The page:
2018-11-08 02:00:25 Source: Technology Daily
Picture of Ceres from the NASA detector "Dawn".
Image Source: US Space Network Bright spots in the Okato crater.
Our reporter Liu Xia
NASA announced on November 1 that the fuel on the Dawn was exhausted and could not handle its main antenna toward the Earth or its solar panels towards the sun. Because of the lack of mobility officially ended the mission "Dawn". "Dawn" is still in the orbit of Ceres and will remain for decades.
So we should send a new messenger to Ceres? What is the main mission of the new messenger? The US Space Network drew attention to the report in sixth place.
The need to go deep into the Ceres surface
"Dawn" found that Ceres' surface is dotted with hundreds of strange peaks, plenty of water ice and organic molecules (the basic components of life). But at the end of dawn, scientists have many big doubts that have not yet been elucidated.
Paul Schenk, a scientist who participated in the Ceres mission, and a member of the Space Research Association at the Moon University and Planetary Institute, said, "To solve these problems, it may be necessary to go deep into the Ceres surface because information obtained from the circulatory the runways are still limited. "
She should focus on the Okato crater
Schenk said he hoped the detector would be sent to examine the Occator crater. The picture taken in October 2016 by Dawn shows a clear area on Ceres, right in the crater. The crater is 92 kilometers wide and contains the brightest and brightest bright spots on Ceres and contains salt sediments – sediment left by salt water that freezes from the ground and freezes on the surface. This discovery reveals that the Ceres interior is warmer than the scientists thought.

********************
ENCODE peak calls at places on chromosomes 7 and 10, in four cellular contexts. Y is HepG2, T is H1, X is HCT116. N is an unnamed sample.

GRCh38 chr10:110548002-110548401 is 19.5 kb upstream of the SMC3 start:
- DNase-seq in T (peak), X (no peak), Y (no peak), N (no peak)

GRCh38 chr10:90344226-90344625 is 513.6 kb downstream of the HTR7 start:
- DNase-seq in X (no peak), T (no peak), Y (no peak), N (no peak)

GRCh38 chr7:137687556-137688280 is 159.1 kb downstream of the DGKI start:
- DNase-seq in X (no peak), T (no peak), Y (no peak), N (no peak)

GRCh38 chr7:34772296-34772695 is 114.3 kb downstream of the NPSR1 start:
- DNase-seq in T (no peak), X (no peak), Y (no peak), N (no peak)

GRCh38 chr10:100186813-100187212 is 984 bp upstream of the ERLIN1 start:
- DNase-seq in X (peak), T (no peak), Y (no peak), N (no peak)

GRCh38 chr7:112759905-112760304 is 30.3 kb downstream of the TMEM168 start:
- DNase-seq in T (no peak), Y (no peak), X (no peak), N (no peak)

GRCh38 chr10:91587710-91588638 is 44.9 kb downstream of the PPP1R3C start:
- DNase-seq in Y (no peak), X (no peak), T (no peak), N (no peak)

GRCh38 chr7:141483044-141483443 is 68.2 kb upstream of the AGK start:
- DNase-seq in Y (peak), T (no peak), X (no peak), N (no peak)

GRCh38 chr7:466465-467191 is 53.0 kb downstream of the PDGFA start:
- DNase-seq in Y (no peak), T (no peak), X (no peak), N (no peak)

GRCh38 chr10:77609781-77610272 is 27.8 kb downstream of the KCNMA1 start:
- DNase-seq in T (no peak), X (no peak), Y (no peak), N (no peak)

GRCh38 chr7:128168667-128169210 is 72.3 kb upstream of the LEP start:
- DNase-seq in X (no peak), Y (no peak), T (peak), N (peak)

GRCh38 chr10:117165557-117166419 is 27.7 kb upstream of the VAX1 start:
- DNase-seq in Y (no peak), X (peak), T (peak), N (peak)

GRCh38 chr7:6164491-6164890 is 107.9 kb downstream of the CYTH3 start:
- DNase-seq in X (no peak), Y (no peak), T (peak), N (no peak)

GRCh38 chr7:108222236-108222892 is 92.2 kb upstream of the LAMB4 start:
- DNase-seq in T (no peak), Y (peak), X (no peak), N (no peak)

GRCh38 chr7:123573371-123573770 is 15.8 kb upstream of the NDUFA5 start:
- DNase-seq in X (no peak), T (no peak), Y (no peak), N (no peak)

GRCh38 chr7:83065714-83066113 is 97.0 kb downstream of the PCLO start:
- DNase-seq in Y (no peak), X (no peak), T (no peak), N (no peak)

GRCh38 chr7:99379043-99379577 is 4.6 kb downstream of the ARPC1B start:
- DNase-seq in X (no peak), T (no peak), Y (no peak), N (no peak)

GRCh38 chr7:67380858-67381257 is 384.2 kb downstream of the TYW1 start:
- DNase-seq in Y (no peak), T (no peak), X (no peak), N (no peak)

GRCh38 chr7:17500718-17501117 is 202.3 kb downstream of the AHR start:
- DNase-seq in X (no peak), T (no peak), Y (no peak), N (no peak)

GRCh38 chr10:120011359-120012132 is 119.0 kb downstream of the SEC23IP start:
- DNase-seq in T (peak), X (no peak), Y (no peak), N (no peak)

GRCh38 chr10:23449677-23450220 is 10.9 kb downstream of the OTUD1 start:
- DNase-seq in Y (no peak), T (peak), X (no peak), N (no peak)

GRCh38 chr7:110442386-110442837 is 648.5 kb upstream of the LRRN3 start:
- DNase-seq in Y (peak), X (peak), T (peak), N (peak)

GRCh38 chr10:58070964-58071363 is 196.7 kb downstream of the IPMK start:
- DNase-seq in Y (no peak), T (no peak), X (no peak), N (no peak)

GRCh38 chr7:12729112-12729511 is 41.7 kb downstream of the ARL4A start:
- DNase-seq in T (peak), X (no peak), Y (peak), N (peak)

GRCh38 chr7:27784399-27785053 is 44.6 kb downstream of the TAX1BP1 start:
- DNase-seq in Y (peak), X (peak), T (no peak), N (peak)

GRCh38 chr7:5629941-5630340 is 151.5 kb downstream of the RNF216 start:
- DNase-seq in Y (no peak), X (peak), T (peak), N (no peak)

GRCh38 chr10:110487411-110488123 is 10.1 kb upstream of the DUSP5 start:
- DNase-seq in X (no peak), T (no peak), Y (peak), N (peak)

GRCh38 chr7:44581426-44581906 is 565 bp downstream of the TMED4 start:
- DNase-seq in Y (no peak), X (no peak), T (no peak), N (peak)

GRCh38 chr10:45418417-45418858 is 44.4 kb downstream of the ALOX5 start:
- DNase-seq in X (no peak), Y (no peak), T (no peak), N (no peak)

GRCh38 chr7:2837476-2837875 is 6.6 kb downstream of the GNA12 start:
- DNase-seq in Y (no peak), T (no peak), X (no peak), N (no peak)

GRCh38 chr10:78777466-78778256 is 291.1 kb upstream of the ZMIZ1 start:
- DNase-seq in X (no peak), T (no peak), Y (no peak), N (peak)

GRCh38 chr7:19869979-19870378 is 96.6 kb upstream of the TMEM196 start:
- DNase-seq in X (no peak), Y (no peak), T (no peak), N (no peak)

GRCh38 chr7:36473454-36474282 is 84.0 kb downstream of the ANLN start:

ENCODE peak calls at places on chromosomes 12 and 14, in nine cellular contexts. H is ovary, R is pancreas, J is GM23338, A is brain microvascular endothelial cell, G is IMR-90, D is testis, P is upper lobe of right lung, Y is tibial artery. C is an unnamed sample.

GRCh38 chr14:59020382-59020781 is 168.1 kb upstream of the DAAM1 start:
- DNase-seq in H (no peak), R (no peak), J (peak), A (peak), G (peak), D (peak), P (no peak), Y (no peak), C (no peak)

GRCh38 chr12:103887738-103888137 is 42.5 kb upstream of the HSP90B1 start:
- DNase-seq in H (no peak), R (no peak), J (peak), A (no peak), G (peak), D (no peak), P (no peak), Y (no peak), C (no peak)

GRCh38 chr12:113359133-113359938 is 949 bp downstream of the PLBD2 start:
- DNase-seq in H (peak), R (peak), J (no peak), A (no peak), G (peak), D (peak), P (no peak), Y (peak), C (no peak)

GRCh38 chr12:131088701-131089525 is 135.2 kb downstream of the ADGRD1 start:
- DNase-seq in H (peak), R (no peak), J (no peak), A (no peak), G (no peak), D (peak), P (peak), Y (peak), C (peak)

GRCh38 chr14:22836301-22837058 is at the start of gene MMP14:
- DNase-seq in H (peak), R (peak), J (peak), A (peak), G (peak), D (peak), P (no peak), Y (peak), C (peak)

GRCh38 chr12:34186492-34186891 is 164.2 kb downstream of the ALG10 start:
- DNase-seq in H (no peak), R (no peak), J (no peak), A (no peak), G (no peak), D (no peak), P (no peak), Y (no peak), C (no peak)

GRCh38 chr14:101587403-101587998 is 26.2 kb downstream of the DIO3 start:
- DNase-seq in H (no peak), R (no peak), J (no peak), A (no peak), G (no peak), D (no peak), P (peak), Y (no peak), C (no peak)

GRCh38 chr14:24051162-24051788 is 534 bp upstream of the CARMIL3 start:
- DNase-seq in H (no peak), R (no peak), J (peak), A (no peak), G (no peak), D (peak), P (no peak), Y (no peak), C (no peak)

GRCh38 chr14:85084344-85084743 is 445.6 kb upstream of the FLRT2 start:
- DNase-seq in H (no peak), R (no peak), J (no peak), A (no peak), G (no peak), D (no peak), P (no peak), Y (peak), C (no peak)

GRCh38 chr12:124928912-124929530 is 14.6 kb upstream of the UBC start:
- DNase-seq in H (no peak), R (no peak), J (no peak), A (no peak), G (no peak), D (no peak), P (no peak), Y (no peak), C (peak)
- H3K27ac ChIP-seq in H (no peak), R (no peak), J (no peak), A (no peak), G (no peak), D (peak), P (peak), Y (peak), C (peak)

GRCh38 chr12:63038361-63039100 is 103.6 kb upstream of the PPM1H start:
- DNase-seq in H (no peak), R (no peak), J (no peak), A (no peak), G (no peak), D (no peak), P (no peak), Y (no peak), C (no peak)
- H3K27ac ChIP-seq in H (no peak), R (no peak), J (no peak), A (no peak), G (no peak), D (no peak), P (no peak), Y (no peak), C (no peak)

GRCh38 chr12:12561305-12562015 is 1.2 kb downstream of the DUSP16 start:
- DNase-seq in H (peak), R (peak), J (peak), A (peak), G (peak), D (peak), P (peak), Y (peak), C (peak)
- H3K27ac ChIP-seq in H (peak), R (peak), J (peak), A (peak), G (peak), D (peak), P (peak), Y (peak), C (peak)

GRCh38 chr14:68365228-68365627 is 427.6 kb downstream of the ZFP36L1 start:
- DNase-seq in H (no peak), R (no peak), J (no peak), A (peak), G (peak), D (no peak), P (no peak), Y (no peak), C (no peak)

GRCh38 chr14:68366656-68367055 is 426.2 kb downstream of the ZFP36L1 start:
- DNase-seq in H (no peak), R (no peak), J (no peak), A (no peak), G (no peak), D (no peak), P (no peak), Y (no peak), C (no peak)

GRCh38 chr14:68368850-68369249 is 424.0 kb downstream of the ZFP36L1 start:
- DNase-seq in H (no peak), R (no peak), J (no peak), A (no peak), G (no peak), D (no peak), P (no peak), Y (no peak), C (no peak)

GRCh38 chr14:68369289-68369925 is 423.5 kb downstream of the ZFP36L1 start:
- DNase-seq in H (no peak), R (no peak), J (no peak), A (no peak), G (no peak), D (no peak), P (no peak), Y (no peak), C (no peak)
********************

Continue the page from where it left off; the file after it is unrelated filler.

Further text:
In addition, the most common mineral in the Okato crater is sodium carbonate, which is also widely found in places with hydrothermal activity on Earth (including the Yellowstone National Park, etc.). Schenk said, "It is well known that certain bacteria can survive in these places."
But he also said that the survival of microbes on Ceres is "very unlikely," because the impact heat lasts for life. It is important to know that the earliest forms of life appeared 700 million years after the Earth was born. "This kind of impact produces enough hot melt ice and produces groundwater that circulates in the middle, but tens of thousands to millions of years the hot zone is shrinking and the water is still freezing."
Schenk said that regardless of whether Ceres could become a living environment, the hydrothermal process seen in it can help scientists understand similar processes on other celestial bodies in the solar system, such as wood that is considered to be the solar system most likely. Wei Er, Titan. Like bacteria living in deep-sea hydrothermal vents, organisms with similar features on other celestial bodies may not need sunlight, instead they can rely on the survival of geothermal energy.